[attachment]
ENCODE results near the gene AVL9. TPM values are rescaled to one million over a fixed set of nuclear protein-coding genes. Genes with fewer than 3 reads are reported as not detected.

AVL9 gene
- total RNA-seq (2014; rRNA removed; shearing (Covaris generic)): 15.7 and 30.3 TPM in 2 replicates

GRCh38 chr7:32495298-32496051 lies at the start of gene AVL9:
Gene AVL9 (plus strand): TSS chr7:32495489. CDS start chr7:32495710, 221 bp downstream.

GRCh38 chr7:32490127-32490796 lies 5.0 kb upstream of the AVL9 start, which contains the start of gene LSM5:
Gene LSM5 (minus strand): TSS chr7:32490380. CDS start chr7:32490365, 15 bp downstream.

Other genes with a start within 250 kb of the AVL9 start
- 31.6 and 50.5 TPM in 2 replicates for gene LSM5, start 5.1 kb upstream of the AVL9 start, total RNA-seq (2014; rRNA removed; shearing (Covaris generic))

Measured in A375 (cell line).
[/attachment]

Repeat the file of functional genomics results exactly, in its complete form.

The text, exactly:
ENCODE results near the gene AVL9. TPM values are rescaled to one million over a fixed set of nuclear protein-coding genes. Genes with fewer than 3 reads are reported as not detected.

AVL9 gene
- total RNA-seq (2014; rRNA removed; shearing (Covaris generic)): 15.7 and 30.3 TPM in 2 replicates

GRCh38 chr7:32495298-32496051 lies at the start of gene AVL9:
Gene AVL9 (plus strand): TSS chr7:32495489. CDS start chr7:32495710, 221 bp downstream.

GRCh38 chr7:32490127-32490796 lies 5.0 kb upstream of the AVL9 start, which contains the start of gene LSM5:
Gene LSM5 (minus strand): TSS chr7:32490380. CDS start chr7:32490365, 15 bp downstream.

Other genes with a start within 250 kb of the AVL9 start
- 31.6 and 50.5 TPM in 2 replicates for gene LSM5, start 5.1 kb upstream of the AVL9 start, total RNA-seq (2014; rRNA removed; shearing (Covaris generic))

Measured in A375 (cell line).